Archive for the ‘illustration’ Category
“Here’s the first illustration,” I say to my son. “What happens before this?”
“The mighty bear snatches the children and hoists them to his shoulders. Suddenly the minor god Zangboolantar appears and tells the bear that he must sacrifice the children on the top of Mount Grabfalder. Two giant purple lightening bolts blast out of the skies and incinerate the children into dust.”
My favourite web site right now is Brain Pickings. The curator of this information believes in the idea of Networked Knowledge and Combinatorial Creativity, an idea that resonates with me like nothing else has before.
It’s the answer I’ve been looking for all my life, to everyone who’s told me that there are no new ideas, that everything has been thought before. This has become like a block in my head, especially with the explosion of the internet – you start wondering if all of humanity is just a blog of breathing, eating, shitting nothingness, repeating memes over and over, each new generation regurgitating the same thoughts, jokes, revelations, loves, hates. You start wondering if there is any point to attempting any sort of art at all.
Largely, the ideas of networked knowledge, when applied to the facebooking masses, just scare me. I don’t understand it and I don’t want to understand it.
But when I start reading Brain Pickings, I start to feel a sense of calm creep over me and the stress rush out. And then a sense of excitement and inspiration flows into the empty space. There’s a peace in just accepting that there are no new ideas, but that all ideas build on everything known and learned and thought before.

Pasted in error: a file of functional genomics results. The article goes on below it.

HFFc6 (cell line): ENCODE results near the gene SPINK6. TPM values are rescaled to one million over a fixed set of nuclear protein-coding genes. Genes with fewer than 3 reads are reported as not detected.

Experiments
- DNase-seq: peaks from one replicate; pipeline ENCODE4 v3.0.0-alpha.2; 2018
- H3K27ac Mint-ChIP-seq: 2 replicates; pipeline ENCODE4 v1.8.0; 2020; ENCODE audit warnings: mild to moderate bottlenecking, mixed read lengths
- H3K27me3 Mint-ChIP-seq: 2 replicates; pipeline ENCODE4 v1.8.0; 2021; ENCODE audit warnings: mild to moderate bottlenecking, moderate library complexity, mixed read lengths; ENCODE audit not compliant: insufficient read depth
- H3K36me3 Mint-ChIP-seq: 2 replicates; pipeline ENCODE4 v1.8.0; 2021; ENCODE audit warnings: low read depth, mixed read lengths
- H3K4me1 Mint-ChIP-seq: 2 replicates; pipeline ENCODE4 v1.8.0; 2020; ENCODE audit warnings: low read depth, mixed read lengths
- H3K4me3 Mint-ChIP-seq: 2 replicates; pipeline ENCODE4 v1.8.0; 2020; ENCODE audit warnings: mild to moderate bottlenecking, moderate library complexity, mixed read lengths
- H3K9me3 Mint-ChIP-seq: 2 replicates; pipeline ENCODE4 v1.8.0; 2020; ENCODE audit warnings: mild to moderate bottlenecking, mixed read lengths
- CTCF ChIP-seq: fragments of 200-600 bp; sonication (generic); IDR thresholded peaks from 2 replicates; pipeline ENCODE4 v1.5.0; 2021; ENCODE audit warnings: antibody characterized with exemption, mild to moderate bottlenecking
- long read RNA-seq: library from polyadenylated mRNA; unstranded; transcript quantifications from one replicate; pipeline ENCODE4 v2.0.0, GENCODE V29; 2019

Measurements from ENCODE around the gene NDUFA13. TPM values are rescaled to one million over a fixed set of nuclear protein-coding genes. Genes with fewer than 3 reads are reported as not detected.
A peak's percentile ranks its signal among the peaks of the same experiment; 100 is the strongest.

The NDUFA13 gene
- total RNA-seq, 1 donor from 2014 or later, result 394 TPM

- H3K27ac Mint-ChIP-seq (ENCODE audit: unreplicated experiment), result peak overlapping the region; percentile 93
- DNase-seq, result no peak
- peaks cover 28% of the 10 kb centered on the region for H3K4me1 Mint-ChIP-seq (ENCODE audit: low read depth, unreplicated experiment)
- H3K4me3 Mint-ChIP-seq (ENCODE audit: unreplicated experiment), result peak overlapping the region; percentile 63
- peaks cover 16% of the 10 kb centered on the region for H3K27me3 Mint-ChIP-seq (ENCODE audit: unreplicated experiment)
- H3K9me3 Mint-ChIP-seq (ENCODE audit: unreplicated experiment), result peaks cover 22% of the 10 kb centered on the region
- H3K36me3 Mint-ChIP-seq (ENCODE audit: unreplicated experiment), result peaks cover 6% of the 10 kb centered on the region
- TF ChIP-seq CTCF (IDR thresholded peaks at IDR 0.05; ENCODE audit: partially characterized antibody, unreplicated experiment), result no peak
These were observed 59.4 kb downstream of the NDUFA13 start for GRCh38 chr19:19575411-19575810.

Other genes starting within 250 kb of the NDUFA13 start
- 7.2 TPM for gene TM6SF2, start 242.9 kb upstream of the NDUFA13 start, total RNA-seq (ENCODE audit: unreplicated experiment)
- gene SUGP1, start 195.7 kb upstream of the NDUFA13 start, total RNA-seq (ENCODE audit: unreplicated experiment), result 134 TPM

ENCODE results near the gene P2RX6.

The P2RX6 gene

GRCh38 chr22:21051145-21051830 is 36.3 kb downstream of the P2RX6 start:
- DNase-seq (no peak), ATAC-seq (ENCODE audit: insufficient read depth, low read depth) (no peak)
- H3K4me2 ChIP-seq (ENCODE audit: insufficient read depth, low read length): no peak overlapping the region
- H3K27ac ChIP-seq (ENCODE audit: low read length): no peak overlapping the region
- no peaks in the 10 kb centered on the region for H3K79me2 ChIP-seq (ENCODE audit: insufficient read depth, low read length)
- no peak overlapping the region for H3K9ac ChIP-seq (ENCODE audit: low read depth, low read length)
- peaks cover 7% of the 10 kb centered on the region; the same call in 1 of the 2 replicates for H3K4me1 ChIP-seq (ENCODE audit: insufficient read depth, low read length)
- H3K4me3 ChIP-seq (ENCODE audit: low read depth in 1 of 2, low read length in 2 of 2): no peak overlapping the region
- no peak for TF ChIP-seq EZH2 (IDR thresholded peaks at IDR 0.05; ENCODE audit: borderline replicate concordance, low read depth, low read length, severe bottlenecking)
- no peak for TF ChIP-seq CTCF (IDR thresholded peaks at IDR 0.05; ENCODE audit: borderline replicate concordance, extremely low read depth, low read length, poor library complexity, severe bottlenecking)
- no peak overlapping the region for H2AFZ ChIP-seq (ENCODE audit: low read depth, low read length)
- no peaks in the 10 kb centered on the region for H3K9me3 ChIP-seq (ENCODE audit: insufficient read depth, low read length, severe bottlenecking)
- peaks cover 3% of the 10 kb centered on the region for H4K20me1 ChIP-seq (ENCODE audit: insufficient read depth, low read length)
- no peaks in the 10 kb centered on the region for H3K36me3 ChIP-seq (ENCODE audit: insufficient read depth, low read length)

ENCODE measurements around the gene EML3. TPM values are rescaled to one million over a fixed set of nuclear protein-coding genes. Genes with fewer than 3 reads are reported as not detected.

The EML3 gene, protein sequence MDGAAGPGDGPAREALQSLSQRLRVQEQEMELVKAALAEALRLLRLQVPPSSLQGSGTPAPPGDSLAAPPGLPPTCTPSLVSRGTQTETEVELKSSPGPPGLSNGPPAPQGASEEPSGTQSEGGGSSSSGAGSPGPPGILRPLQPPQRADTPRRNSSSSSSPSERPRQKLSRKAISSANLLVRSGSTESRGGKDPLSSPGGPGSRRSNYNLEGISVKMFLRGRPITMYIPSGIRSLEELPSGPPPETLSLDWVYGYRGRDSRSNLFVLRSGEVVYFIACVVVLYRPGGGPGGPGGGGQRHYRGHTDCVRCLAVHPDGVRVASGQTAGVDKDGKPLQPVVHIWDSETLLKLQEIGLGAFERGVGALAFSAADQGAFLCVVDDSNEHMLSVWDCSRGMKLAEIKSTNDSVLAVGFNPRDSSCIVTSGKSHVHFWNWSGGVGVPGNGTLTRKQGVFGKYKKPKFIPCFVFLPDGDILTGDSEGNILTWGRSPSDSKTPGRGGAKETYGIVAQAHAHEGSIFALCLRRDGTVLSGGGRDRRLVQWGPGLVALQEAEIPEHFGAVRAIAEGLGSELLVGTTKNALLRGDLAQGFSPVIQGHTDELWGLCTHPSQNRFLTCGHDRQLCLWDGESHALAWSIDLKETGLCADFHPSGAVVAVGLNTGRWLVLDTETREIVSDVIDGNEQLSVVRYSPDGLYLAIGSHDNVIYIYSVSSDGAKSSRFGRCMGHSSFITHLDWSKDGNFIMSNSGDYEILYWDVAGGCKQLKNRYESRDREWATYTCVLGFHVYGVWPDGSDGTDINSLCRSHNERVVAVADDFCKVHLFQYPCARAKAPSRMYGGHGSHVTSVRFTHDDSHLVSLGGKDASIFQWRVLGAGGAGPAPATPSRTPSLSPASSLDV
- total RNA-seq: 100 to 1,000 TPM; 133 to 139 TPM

Brain Pickings curator Maria Popovich describes it this way, “Now, implicit to this idea of combinatorial creativity is the admission is that nothing is truly original, at least not in the sense of being built from scratch, and that can be hard. There’s a lot of resistance in the creative ego to that idea. But there is plenty of evidence for this ecosystem of influences and inspirations.”
Recently, Brain Pickings posted an the amazing speech by Debbie Millman, delivered to the graduating class at San Jose State University. You can listen to it, or read the full transcript here.
She says exactly what I would say to my own children, who are finishing up high school and about to pursue paths of their own. My daughter is about to move to Toronto to study Comic Book illustration. If anyone can make a success of this challenging and exciting career it is my daughter, who is driven, like no one I’ve met before. It brings out all sorts of pride and awe in me, because like Millman, I think I’ve chosen the simpler path in my own life. I’ve “determined what was possible even before is was impossible.”
Millman says, “Our abilities are limited only by our perceptions … Do what you love, and don’t stop until you get what you love. Work as hard as you can, imagine immensities, don’t compromise, and don’t waste time. Start now. Not 20 years from now, not two weeks from now. Now.”
This weekend I spent some time drawing as I kept my daughter company. She has also been drawing, working on her portfolio for art college.
I only drew bears.
There were a few complaints from the other side of the table that all I know how to draw are bears, and did I really want to grow old only ever drawing bears?
I said, I know how to draw boys too.
I tried drawing a pig and a cat, but they both ended up looking like bears. So maybe it’s true and all I can draw now are bears.
I’m just glad I don’t have to work up a portfolio for art college. It’s rough. My daughter has to draw hands, and rooms, and characters from all side. I drew a bear from all sides.
She has to draw perspectives, and shapes, and expressions.
She has to do self portraits, and figures in action.
I can draw bears forever and who will ever care?